Capilano Elementary
North Vancouver School District
All Children Can "Do Math"
​At Capilano, we believe all children can “do math”, and our goal is to help all students develop mathematical proficiency and confidence.   Teachers and parents can work in partnership to facilitate this development. 
The information provided below is based on our North Vancouver School District’s Math 44: Teaching for Proficiency.
Thanks to our generous PAC, all students at Capilano have the opportunity to use the DreamBox Math on-line program.  This program can be accessed from any computer - at home or when on holidays!
(Passwords provided to students by their classroom teacher)  Link to class DreamBox site:   HERE​

Core Understandings About Learning Math: 

1.     Conceptual Understanding: Students need to be able to see the sense in math, be able to make connections among the strands of math and to the real world, and think through big mathematical ideas.
2.     Procedural Fluency: Students need to use math processes, facts, computations, and skills quickly, automatically, and efficiently.
3.     Strategic Competence: Students need to demonstrate their abilities to solve problems, apply strategies, and represent solutions in creative and varied ways.
4.    Adaptive reasoning: Students need to reason, think, and talk about math concepts, problems, and processes in order to challenge and justify solutions.
5.    Productive Disposition: Students need to bring a positive attitude and a pronounced work ethic to math tasks; displaying confident, creative, critical, and risk-taking approaches to their math work.

Help Your Child Develop the Math Habits

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1. Explore and investigate math ideas by using manipulatives, models, and pictures to represent quantities and concepts.  Allow your child to engage in meaningful play to dig into math problems. 

2. Talk to your child to gauge his/her background knowledge related to the problem at hand, and to help connect this background knowledge to new concepts.  Help your child make connections between mathematical operations.  For example, discuss how addition and subtraction are opposite operations because one can "undo" the other.  Finally, address relevance with your child: How might being able to solve this kind of math problem, or how will knowing this math concept be helpful in your child's life?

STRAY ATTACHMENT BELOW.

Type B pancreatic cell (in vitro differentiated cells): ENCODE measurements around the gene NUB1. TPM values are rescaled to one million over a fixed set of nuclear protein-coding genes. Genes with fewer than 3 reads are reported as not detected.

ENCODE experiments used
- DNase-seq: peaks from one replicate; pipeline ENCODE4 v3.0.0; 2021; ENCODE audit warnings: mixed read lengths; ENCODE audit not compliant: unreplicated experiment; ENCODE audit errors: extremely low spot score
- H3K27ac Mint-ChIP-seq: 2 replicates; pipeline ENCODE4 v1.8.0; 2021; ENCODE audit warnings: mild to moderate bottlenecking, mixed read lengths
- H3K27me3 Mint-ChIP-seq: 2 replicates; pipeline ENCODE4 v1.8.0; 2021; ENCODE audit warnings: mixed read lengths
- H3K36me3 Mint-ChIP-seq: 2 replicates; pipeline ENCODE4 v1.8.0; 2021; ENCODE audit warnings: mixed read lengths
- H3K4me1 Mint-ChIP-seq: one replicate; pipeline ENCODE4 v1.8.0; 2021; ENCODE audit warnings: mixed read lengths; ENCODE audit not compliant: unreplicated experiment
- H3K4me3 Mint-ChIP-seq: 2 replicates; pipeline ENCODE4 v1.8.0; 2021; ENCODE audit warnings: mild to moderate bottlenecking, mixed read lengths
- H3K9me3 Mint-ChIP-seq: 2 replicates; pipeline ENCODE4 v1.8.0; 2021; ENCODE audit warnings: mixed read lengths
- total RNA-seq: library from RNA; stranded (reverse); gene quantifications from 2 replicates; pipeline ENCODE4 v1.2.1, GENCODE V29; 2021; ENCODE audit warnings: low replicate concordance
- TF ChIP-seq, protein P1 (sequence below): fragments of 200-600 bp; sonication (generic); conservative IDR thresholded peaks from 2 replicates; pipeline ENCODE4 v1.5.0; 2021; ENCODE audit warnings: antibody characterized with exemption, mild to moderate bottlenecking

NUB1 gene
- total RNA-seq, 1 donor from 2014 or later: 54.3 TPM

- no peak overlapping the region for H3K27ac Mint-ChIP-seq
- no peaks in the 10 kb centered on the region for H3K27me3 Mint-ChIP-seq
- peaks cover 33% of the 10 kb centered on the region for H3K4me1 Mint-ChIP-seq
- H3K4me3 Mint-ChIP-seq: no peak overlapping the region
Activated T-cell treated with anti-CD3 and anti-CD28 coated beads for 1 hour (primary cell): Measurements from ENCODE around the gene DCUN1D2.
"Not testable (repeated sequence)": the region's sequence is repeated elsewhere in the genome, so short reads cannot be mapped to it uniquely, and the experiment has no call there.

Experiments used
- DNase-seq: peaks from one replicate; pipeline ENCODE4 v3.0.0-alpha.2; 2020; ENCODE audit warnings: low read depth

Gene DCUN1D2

3. Help your child identify the "big ideas" in math by discussing the foundational understandings behind new concepts.  For example, help your child play with, identify and extend non-numerical patterns as a means of leading into numerical patterns.  Delve into what is important and why it is important. 

4. Work on quick recall of basic facts with your child.  This can be achieved in a variety of ways including playing games, using flash cards, reciting songs/poems, and more.  Refer to our WEB links for STUDENTS​ page for a listing of helpful numeracy websites.

5. Ask "Does your answer make sense?" as a means of spurring your child to use estimation to gauge the veracity of responses.  Practice rounding numbers, and using these rounded numbers to come up with reasonable estimates.

6. In real life, people use mental math to develop understandings of numbers, solve problems, and engage in flexible thinking.  Click here to visit a site listing a variety of mental math strategies you can work on at home.

7. When reading a math problem with your child, identify pertinent information, as well as which operation(s) to use to solve it.  To isolate pertinent information you may wish to cross off any "unnecessary" details, and circle key words.  See a listing of Math Key Words to help your child learn which operations to use. 

8. Help your child solve math problems in a variety of ways by experimenting with different solution techniques.  Explore using manipulatives, models, and pictures as means of solving problems.

9. To get your child to explain his/her math reasoning, ask How do you know?, Why does your answer work?  Does this make sense?  Is there a pattern?

10. Encourage your child to persist even when math is hard.  Explain that math is not all about memorization, but rather about application of understandings and reasoning.  That's what makes it hard at times, but that's also what makes it rewarding.  Using various conceptual understandings to determine a reasonable response is what mathematicians do!